Can you at least admit that my sons are flourishing? As a mother myself, I have done my job? They’re becoming good, decent, focused, responsible, open-minded men. Oh, how you would take pleasure in them now, though they’d give you a run for your money on any subject, and I picture you pleased and miffed at the same time even as you sit with Dad’s namesake and chat in Japanese. His fluency won’t be as good as yours – not yet – but he’ll get there.
I hope you would glory in them, both of them. In their humor and self-possession. Their curiosity and their work ethic. They are, I believe, the best of all of us, parents and grandparents, removed sufficiently from the dramas to know belonging as well as freedom.
As for me, I have been counseled over the years to forgive and forget. I tried for decades, but perhaps forgiveness and forgetting are false gods. Acceptance may be the only viable rite of passage.
So I pick and choose what I recall, or a faulty memory aids in our rapprochement: afternoons at the movies and museums, the penny candy store in Littleton, puttering around Postar’s, then antiquing our way up to Marblehead. I can smell your pot roast (a recipe I’ve never mastered), smile at our Scrabble games, understand (at last) your stacks of newspapers as if the mind could never absorb enough. I stop myself when I tumble into places of hurt, and circle back to the positive lessons.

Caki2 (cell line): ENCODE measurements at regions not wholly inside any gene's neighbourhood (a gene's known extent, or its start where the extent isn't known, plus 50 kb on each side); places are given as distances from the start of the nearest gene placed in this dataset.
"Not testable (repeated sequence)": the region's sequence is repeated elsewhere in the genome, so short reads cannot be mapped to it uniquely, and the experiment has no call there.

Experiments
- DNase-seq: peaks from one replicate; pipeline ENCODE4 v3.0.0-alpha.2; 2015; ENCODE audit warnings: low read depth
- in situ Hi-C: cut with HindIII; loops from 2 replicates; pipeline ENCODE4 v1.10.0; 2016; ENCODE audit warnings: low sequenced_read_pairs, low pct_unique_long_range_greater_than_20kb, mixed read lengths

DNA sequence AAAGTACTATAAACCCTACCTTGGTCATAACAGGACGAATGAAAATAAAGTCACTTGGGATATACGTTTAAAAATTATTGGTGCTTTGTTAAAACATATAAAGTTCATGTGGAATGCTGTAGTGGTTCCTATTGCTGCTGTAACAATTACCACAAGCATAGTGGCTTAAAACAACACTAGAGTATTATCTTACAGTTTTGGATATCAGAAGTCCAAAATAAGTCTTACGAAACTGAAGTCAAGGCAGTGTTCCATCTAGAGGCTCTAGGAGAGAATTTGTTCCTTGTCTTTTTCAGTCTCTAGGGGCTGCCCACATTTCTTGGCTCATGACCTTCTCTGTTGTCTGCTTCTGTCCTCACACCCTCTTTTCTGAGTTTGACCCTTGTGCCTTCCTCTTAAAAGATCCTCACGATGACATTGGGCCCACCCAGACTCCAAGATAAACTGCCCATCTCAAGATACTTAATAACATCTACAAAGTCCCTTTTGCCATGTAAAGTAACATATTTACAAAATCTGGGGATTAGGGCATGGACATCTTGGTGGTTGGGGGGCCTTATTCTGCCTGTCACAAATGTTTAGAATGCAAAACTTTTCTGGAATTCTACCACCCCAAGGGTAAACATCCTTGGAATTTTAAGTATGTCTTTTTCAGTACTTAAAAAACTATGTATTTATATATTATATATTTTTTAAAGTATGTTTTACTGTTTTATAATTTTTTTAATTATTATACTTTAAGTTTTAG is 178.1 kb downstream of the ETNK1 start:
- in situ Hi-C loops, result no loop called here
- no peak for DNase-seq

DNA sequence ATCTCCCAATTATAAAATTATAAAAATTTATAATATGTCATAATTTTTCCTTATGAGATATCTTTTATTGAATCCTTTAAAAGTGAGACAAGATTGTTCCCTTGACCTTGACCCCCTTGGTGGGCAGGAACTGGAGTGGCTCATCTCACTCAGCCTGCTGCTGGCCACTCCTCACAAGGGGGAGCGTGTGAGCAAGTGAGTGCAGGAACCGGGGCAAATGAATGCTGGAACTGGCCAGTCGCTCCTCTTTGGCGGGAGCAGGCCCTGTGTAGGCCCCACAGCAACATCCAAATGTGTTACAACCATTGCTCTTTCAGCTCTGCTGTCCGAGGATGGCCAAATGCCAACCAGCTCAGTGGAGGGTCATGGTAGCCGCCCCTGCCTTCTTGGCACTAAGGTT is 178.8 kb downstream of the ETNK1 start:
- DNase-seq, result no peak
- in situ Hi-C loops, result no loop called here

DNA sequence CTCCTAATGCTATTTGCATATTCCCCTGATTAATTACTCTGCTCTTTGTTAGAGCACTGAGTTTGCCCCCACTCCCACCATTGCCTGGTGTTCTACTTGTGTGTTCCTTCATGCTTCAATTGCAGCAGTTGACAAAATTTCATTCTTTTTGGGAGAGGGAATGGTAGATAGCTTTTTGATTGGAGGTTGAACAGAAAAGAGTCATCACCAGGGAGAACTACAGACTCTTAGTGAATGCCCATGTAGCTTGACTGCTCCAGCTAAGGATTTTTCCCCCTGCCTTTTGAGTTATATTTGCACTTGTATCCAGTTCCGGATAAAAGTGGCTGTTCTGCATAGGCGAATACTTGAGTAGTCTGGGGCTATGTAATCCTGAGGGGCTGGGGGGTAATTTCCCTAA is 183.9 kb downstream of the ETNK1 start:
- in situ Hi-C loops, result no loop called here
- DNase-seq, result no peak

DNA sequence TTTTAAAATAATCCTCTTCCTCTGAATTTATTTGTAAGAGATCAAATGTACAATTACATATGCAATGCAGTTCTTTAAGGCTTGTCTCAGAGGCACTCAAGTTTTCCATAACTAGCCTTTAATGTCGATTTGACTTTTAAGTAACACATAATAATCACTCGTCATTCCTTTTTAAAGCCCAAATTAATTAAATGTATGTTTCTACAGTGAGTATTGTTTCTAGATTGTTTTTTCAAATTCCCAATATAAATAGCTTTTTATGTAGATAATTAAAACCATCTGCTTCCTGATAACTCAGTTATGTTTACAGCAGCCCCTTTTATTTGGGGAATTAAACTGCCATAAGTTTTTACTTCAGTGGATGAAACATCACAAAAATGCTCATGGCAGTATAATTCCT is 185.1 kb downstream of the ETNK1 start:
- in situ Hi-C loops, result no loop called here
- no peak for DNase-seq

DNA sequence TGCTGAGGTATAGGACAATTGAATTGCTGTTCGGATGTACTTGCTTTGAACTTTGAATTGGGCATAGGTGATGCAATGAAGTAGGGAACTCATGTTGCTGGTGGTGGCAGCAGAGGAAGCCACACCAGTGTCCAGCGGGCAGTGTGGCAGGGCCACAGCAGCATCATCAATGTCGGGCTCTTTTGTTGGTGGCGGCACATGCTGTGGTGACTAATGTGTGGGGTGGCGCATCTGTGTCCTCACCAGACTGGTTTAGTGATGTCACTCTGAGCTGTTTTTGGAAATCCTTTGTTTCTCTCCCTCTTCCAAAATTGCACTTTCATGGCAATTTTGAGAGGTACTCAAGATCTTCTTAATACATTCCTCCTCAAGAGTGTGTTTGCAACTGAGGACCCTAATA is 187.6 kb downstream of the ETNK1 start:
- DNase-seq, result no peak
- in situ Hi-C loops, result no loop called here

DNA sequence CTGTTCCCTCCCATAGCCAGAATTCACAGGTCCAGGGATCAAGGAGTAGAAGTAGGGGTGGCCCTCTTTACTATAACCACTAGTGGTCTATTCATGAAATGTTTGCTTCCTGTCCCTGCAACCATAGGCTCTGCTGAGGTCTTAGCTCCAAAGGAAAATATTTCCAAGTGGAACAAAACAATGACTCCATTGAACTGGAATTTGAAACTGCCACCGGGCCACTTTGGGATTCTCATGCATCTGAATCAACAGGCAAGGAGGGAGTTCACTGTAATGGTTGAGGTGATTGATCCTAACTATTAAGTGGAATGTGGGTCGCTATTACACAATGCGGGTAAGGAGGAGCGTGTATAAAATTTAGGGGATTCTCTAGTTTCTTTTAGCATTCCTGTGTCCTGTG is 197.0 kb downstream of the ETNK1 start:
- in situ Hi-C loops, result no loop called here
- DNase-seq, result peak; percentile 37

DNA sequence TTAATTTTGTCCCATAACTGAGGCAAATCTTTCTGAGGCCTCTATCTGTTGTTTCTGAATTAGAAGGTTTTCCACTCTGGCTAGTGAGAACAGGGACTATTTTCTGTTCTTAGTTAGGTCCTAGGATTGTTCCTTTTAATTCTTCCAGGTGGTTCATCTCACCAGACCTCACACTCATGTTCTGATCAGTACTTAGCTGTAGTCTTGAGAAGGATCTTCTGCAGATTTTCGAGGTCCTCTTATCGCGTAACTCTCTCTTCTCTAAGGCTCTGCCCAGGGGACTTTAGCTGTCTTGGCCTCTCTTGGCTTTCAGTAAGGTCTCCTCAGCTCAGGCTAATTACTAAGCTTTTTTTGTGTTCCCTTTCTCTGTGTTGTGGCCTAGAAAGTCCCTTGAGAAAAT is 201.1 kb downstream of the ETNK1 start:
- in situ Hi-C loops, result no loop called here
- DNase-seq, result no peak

I get it, Mother. I do. The emptiness of your emotional existence. Loving and feeling so much less in return. The marriage that left you hungry for more.
But your appetites were insatiable. Nothing was enough. However much we fed you, you couldn’t feed yourself and instead, despite all appearances, you sustained a constant state of starvation. You consumed those who loved you, or tried, until we had to back away to save ourselves.
I wonder what awareness exists, if any, if your consciousness is scattered and reassigned, if some “you” hovers and is aware of the consequences you set in motion, if you sense the goodness in your grandsons, if you witness the ways in which you serve as a model: I learned by not repeating your mistakes, yet I trusted my children to values you embodied.
Like any mother, I have done my best with what I’ve been given. But unlike you, I asked my children for feedback and listened. I observed and tried to adjust. I made miscalculations, naturally, but I’ve reached for self-awareness, faced my failings, changed course. Intent without action is utterly pointless. Damage without explicit intent is, nonetheless, damage.
So what do I have of you, after all these years?
As always, you leave me with too little and too much: a crimp-edged photograph of the radiant teenager in the 40s, another of the smiling bride in the 50s, snapshots of the housewife doing her duty in the 60s, memories of an obese and overbearing parent in all the decades that came after. And yes, the doting grandmother holding my infant sons; doting until they could speak back and challenge your authority, that is. Then, your anger spilled out, even on them.
I continue to wrestle with your oppressiveness, to love you in spite of our history, to work on acceptance of my inheritance – the incongruous, the inquisitive, the fractured, the battered, the passionate, the laudable, the laughable – the uneasy companionship of marvels and hurts. I try to linger in the former, and dispatch the latter.
I will close with these undeliverable words along with the shadow of thousands that I have penned before them: I wish you had done better, but I believe you did your best.
Perhaps this is forgiveness after all.